Boba, Yoga, and Pie
How 33 students turned $30 into $1,135 for charity
One weekend in April, six teams of students in Prof. Robert Eberhart's Introduction to Entrepreneurship class turned $30 into $1,135 in 48 hours -- and recently donated the proceeds to St. Jude Children's Research Hospital.
This impressive feat -- a nearly 3,800 percent return on the base investment -- represented the largest collective profit yet in the three years that Prof. Eberhart has been challenging his students to take $5 per team, and turn it into as much profit as they can in one weekend.
It’s an exercise in startup creation, and teaches students that the amount of startup capital doesn’t matter as much as their ability to solve a problem with their business model, says Eberhart. For students, this tends to mean identifying problems their fellow students are willing to pay to eliminate.
So what were the biggest profit makers?
This being a campus, selling food turned out to be the quickest route to riches -- beating other ideas like a yoga class and a raffle.
One group decided to add their own capital to buy several hundred dollars’ worth of supplies to sell boba drinks -- flavored drinks with tapioca pearls. After recouping their own investment, they made just over $300 in profits. Another team took a similar approach and sold Spam musubi (sushi-like rolls) outside the Learning Commons. They netted about $300 as well. A group that offered students the chance to throw a pie at two students for $5 a pie didn’t do too badly either. Net profit: $210.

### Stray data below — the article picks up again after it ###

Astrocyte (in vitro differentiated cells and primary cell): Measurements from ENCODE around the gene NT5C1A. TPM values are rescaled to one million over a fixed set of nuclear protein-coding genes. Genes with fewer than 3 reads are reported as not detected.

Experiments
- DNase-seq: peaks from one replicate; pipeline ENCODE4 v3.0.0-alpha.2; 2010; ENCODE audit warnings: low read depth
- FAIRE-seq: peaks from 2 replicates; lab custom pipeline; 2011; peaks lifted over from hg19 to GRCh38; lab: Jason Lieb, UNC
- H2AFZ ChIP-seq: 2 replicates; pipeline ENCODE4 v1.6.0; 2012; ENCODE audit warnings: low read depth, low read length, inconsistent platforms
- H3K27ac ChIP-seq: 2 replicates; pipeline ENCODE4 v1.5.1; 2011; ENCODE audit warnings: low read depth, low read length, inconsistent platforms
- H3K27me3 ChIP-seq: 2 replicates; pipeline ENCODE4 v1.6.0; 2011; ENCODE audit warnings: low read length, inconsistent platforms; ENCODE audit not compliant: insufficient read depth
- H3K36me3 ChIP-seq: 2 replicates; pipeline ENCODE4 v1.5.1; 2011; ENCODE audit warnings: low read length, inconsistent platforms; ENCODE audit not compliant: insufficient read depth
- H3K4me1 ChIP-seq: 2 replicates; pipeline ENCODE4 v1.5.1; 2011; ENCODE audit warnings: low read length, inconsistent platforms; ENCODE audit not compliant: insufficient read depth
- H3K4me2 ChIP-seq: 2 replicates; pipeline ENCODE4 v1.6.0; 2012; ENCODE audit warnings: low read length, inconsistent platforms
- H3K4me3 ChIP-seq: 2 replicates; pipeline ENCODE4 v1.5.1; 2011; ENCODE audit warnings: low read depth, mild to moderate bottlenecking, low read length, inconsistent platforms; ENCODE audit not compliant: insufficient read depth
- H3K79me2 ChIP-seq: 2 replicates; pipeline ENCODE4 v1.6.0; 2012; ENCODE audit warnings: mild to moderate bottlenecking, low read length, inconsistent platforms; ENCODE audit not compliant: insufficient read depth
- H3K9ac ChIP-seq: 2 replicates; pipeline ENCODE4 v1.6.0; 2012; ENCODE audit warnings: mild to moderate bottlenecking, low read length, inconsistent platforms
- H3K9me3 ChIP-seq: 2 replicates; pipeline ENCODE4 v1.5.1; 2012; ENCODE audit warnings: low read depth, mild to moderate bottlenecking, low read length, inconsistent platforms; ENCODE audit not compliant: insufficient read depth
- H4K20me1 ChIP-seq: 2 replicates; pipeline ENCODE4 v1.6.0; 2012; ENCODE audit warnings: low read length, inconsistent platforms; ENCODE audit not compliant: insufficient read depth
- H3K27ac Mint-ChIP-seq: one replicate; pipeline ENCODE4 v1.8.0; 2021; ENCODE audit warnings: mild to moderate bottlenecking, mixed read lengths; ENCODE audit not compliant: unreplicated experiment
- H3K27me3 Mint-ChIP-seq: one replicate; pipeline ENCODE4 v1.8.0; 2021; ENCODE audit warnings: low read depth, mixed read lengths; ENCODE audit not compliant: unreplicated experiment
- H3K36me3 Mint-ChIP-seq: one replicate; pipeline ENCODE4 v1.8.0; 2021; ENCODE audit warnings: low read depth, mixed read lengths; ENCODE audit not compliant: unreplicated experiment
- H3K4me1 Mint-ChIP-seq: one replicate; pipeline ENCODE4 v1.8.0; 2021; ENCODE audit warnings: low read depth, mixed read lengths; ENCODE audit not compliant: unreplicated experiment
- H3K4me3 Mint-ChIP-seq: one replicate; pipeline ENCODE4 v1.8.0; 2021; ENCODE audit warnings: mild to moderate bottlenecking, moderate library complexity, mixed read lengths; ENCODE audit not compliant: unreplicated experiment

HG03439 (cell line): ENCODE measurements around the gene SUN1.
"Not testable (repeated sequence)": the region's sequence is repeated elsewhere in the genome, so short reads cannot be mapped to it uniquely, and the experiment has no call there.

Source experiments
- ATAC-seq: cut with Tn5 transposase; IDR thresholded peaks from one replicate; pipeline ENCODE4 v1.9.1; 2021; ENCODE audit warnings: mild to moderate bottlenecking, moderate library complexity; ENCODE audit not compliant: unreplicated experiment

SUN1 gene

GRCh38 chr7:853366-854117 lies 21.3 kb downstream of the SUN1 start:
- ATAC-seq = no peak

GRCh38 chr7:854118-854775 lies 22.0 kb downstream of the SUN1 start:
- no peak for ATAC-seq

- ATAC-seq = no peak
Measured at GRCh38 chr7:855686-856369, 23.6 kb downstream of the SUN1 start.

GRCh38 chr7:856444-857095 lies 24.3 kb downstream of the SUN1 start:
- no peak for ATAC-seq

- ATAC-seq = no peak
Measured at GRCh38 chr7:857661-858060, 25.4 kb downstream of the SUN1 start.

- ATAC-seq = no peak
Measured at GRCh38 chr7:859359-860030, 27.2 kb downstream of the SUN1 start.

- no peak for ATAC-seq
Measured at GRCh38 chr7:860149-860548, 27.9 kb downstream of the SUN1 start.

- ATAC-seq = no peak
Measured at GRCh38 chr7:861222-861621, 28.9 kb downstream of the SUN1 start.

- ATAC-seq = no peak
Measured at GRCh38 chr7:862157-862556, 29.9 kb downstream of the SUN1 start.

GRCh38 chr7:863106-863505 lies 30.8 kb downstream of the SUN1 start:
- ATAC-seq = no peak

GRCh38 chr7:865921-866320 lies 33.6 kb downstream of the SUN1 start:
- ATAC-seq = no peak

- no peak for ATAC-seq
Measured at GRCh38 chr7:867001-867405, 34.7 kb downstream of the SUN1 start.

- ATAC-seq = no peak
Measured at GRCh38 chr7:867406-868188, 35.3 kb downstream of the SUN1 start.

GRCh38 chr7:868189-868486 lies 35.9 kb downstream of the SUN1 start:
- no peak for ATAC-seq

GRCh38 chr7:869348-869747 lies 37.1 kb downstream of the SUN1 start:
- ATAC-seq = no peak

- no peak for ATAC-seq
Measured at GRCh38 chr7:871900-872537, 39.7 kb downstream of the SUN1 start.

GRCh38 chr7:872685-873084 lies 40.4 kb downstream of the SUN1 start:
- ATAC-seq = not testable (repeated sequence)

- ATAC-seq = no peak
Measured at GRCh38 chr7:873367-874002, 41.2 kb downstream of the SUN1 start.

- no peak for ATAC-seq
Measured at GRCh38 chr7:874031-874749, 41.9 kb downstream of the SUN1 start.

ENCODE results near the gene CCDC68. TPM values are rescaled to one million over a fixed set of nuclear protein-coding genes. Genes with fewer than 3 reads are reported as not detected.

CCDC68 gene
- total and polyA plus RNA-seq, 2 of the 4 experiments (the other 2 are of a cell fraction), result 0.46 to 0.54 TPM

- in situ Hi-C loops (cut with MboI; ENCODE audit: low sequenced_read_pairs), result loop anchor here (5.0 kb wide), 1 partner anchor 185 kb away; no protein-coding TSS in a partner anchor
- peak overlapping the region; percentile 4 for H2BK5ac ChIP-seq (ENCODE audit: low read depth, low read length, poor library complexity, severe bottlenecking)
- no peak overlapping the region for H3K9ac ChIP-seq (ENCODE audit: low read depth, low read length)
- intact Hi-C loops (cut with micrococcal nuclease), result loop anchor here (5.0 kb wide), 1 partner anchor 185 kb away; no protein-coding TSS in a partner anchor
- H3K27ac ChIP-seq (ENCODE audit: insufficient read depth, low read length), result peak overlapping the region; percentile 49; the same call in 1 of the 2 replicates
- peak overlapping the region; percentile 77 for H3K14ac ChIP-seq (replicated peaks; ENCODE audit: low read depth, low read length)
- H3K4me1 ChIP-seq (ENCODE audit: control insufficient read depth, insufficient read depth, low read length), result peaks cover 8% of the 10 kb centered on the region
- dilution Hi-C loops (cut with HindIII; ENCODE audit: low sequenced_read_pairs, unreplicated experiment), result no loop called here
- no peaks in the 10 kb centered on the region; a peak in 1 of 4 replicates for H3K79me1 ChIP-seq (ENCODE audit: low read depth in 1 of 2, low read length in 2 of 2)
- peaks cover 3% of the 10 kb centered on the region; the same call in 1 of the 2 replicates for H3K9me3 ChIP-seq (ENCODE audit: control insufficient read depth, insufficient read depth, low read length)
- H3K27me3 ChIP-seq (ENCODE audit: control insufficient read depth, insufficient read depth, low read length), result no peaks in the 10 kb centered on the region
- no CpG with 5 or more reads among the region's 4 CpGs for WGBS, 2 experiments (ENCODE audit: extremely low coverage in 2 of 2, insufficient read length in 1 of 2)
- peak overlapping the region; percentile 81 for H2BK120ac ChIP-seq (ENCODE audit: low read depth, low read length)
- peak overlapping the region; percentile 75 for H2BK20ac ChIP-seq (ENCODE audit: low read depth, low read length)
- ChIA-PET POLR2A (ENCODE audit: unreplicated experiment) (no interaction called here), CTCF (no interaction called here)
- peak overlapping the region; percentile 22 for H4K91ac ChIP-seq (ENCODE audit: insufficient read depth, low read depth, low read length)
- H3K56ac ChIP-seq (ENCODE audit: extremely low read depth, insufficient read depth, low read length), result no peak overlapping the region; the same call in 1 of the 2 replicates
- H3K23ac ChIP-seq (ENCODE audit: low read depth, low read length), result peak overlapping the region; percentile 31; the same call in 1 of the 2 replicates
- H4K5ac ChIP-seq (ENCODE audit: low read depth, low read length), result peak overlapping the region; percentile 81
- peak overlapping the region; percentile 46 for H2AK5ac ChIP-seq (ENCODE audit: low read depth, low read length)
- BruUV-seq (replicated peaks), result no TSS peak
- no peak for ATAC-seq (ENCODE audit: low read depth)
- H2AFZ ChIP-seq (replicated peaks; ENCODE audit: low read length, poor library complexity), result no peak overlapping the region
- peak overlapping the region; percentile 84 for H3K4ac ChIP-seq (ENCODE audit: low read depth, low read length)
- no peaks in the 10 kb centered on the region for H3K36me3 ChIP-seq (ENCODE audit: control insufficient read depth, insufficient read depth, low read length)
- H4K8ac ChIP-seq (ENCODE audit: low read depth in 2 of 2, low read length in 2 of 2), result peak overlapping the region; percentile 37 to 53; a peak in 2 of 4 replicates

The class -- if not the $5 startup challenge --- has helped launch at least one going concern in its three-year history.
Senior Zachary Lamb is CFO of Runner Inc., which serves five universities including Santa Clara with an app that helps students pay someone to handle tedious chores -- from delivering groceries to doing laundry. The twist: the folks doing the tasks are fellow classmates who have signed up to make a few bucks and to help one another out. The app is appealing because “it makes big communities smaller,” said Lamb, who co-founded the company with fellow Santa Clara University seniors Mike Roletti and Sam Kujovich.
Lamb said he used skills learned in Prof. Eberhart’s class to get Runner off the ground -- including knowing in advance what venture capitalists (VCs) were going to want when he presented his business plan to them. Runner has already received one round of “angel investor” funding, and is anticipating a VC round shortly, Lamb said.
This year’s class said the $5 startup project taught them a few things about entrepreneurship, too. Kyle Merrigan – one of the students who volunteered to get pies thrown at his face – said he learned that “sometimes you gotta do some dirty work” to make money. His teammate Laura LaBombarda added that -- at least for a weekend startup -- “you can make up for a lack of preparation time with a good attitude and good people skills.”
Jun 2, 2016
Students in Prof. Robert Eberhart's Introduction to Entrepreneurship class were given $5 and told to create "startups" to maximize profits in one weekend. They collectively raised $1,135 for charity.